Las Vegas’ apartment sector has heated up the past few years, with rising rents, shrinking vacancies, increased construction and higher investment prices.
But given that the city is still recovering from last decade’s housing boom and bust, is the market overheating?
Industry insiders say no, but they figure business has to slow at some point.
Amid a national apartment boom, Southern Nevada’s multifamily market has bounced back from the recession faster than other segments of the real estate industry. Property pros, however, expect rent growth to slow and vacancies to tick higher, amid questions over the depth of Las Vegas’ renter pool and whether investors are building too many higher-end projects.
Slower rent growth would help tenants save money and let them better afford certain properties — especially if landlords have trouble filling buildings amid the rising number of competing projects, which could send rental prices down. But it would cause heartburn for investors, who are betting on and fueling Southern Nevada’s expanded apartment market with new construction and more-expensive purchases.
“I don’t know if our demand (for rentals) will keep up with our supply,” said broker Garry Cuff, a vice president with Colliers International.
Still, few expect the market to crash. Las Vegas’ economy isn’t as healthy as other cities’ but it is on the mend. The population is growing, the valley’s rental market isn’t heated as in other metro areas in terms of rent increases and amount of construction, and developers have built more apartments here in years past than they’re doing today, executives say.
The Las Vegas area’s average asking rent in the first quarter was $918, up 13 percent from 2010. Nationally, the average asking rent was $1,239 last quarter, up 21 percent from 2009, according to New York-based Reis Inc., a real estate research firm.
About 3,000 new apartments hit the local market last year, and 4,500 are expected this year. That’s up from a low of about 370 in 2013, but well below a peak of roughly 7,750 in 1999, according to Las Vegas broker Spencer Ballif, a senior vice president with CBRE Group.
According to Reis, in the first quarter alone, U.S. developers brought to market more than 42,000 units, the highest first-quarter tally since at least 1999.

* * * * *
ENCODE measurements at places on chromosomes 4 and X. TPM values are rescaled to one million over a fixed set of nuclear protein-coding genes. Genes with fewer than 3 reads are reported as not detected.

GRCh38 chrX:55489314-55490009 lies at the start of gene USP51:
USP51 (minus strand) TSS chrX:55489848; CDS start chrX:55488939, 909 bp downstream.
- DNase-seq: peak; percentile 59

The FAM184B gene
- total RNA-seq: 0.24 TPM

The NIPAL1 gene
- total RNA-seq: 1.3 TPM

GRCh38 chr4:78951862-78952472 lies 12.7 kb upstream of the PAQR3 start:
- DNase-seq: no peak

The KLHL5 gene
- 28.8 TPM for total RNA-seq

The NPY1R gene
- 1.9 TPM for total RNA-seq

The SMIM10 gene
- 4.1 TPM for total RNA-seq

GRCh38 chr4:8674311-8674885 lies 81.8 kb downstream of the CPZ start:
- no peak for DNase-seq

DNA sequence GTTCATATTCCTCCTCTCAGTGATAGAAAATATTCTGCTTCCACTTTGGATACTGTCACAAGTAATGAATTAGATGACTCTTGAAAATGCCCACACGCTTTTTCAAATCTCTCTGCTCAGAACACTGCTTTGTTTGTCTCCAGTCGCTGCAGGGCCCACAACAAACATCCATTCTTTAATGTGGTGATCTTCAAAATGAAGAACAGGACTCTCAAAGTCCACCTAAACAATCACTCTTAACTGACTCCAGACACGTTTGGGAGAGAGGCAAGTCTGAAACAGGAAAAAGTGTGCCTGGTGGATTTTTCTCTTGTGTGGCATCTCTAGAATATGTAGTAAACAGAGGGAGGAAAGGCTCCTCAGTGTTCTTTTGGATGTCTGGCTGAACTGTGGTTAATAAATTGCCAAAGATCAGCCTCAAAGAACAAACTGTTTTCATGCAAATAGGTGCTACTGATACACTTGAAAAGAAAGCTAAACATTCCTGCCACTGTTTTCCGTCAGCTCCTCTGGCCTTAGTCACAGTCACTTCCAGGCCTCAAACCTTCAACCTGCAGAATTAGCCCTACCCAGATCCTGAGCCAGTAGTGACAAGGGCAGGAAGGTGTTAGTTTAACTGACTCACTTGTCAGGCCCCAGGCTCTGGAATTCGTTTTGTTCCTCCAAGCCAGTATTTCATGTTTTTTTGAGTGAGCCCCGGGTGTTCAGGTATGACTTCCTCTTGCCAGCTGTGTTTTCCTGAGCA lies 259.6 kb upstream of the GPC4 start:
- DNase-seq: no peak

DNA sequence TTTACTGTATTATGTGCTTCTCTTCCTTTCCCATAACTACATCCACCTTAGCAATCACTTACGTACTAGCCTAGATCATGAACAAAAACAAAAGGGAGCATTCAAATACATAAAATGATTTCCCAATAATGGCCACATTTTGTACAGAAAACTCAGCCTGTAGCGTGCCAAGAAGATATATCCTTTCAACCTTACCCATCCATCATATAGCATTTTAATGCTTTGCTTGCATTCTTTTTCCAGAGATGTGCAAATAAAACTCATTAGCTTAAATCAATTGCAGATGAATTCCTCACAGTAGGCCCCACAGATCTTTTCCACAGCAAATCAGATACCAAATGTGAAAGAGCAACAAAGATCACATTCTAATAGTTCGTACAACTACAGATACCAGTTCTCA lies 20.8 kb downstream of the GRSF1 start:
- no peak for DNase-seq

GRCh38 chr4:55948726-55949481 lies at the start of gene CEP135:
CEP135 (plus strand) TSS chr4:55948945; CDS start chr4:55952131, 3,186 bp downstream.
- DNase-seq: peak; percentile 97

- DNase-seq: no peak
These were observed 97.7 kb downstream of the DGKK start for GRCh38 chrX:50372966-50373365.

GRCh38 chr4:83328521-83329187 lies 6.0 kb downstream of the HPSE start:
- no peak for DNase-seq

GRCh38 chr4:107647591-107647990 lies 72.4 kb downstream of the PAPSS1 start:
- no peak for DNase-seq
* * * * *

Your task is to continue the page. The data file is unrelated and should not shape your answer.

Real estate is prone to cycles, perhaps more so than other industries, said John Restrepo, founder of Las Vegas-based RCG Economics. If demand for apartments goes up, for instance, rents climb and developers build properties — then other investors might pile in and overbuild, pushing vacancies up and rents down.
Demand for rentals has been fueled in large part by younger adults who show no interest in buying a home anytime soon, and by people who can’t afford to buy a house because the recession wrecked their finances, Restrepo noted.
He said he didn’t see signs of “major overbuilding” akin to the housing bubble of a decade ago, and wasn’t expecting the rental market to collapse. Still, vacancy rates won’t stay at 4 or 5 percent forever, he noted.
“At some point, there will be a cooling-off,” he said.
Ryan Severino senior economist and director of research at Reis, said construction nationally was “starting to become” overheated — with more units being developed than rented, vacancies rising and rent-growth slowing.
“It’s not like there’s this impending doom, necessarily,” he said, but the market was undergoing “some fallout” from the current development craze.
Las Vegas’ vacancy rate fell to 4.2 percent last quarter, down from 11.2 percent in 2009. The U.S. vacancy rate last quarter, 4.5 percent, was down from 8 percent in 2009 but up from 4.3 percent in both 2013 and 2014, Reis found.
Locally, developers are building a lot of higher-end projects “all at once,” and vacancy rates might rise a bit, said John Stater, Las Vegas research manager for Colliers. But the rising population — Clark County grew 8.4 percent from 2010 to 2015, to 2.1 million people, Census data show — would help keep the market from overheating “at least at the moment,” he said.
Las Vegas has long had a big apartment sector, he said, and the often-transient population, with its base of lower-paid casino-resort workers, creates a pool of potential renters.